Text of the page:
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Gov. Ron DeSantis says he would support law banning gender transition surgeries on children

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Joe Burbank/Orlando Sentinel/Tribune News Service via Getty Images

Florida Gov. Ron DeSantis (R) told podcaster Lisa Boothe that he would absolutely support legislation preventing children from undergoing gender transition surgery.

What are the details?

During a recent interview on the political commentator's "Truth with Lisa Boothe," DeSantis said that he would support a ban on such surgeries for minors.

“The Florida Department of Health has issued guidelines for treating gender dysmorphia, recommending against gender transition, puberty blockers, and hormones, but would you support a state law banning any of those medical interventions for children?” Boothe asked at one point of the podcast.

DeSantis responded in the affirmative and said that "gender-affirming care," such as transitional surgeries, would be on the same footing as allowing a 12-year-old to get a tattoo — which is not permitted in the state.

“I would ban the — yeah, I would ban the sex change, the operations,” DeSantis said. “I think that it’s something that — you can’t get a tattoo if you’re 12 years old. When they say ‘gender-affirming care,’ what they mean, a lot of times, is you are really, you’re castrating a young boy, you’re sterilizing a young girl, you’re doing mastectomies for these very young girls."

In April, the Florida Department of Health issued a press release on gender dysmorphia, which spoke out against transgender treatments for children.

A portion of the report read, "Systematic reviews on hormonal treatment for young people show a trend of low-quality evidence, small sample sizes, and medium to high risk of bias. A paper published in the International Review of Psychiatry states that 80% of those seeking clinical care will lose their desire to identify with the non- birth sex. One review concludes that 'hormonal treatments for transgender adolescents can achieve their intended physical effects, but evidence regarding their psychosocial and cognitive impact is generally lacking.'"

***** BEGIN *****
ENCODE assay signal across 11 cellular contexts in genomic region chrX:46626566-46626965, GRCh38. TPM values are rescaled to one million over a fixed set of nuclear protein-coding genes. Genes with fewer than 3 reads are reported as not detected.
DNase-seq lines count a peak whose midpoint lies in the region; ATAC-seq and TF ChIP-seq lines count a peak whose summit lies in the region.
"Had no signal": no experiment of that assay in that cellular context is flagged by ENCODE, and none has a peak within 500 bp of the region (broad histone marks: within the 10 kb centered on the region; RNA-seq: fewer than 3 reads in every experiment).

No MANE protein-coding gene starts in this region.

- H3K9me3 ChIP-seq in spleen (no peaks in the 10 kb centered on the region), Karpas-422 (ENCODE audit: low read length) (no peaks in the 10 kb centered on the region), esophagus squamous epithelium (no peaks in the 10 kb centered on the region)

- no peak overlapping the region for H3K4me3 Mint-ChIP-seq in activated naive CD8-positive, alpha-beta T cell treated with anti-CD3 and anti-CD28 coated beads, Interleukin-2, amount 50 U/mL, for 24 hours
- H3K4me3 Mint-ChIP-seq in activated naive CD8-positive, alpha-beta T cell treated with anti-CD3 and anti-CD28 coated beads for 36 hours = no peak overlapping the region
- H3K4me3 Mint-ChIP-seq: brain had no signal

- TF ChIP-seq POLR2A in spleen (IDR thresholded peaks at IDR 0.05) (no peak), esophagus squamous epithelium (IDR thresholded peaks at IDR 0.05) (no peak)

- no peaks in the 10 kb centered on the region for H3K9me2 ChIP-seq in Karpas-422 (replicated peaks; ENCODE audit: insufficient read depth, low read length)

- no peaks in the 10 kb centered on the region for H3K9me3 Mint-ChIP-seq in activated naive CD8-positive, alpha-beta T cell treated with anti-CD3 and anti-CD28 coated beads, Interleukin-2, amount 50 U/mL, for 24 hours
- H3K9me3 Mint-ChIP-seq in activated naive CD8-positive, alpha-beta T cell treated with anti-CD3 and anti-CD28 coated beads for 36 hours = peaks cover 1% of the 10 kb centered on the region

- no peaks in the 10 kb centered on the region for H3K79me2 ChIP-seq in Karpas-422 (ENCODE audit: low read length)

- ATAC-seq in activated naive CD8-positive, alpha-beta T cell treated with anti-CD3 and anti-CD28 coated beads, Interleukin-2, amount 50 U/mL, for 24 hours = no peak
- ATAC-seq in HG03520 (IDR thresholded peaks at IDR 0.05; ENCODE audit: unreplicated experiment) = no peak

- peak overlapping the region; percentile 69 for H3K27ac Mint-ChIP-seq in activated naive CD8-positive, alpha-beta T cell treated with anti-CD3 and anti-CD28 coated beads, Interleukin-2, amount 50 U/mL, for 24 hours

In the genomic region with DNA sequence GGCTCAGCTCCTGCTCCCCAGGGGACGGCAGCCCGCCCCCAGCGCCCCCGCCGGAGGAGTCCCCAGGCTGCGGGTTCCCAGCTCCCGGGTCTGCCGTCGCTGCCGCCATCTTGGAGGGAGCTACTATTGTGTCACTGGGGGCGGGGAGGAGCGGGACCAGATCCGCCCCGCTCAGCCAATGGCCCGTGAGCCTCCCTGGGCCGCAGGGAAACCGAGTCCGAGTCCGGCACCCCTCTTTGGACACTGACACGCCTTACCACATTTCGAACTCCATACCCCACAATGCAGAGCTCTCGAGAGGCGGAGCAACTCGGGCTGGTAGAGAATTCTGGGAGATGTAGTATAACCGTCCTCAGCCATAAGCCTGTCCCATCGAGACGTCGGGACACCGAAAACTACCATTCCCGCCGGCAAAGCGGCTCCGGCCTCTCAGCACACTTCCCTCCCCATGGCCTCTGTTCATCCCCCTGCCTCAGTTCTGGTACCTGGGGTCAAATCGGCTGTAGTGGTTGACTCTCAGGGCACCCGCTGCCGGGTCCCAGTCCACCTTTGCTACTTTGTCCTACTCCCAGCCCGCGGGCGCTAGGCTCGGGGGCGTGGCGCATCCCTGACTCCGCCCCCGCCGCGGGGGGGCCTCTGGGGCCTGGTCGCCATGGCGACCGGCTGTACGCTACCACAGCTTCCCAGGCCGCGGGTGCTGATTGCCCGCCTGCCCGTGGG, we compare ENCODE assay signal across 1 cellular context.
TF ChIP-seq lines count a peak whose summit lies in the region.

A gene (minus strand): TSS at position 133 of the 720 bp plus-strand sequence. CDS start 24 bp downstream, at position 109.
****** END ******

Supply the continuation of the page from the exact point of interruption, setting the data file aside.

The department, instead, recommends that families seek out supportive services through counseling.

"Social gender transition should not be a treatment option for children or adolescents," the guidelines stated. "Anyone under 18 should not be prescribed puberty blockers or hormone therapy. Gender reassignment surgery should not be a treatment option for children or adolescents."

Further, "encouraging mastectomy, ovariectomy, uterine extirpation, penile disablement, tracheal shave, the prescription of hormones which are out of line with the genetic make-up of the child, or puberty blockers, are all clinical practices which run an unacceptably high risk of doing harm."

DeSantis during the interview also added that 80% of gender dysmorphia cases "resolve themselves" as children grow.

"You're doing things that are permanently altering them, and then they're not gonna be able to reverse that, and so I don't think it's appropriate for kids at all, I think the guidance is right, but I think that there should be additional protections," he continued. "Because, you know, when you're growing up, there are things that, you know, it's an awkward time, and it seems like there's a concerted effort in society to push these kids in to do some type of medical intervention, and in our judgment, that's not healthy."

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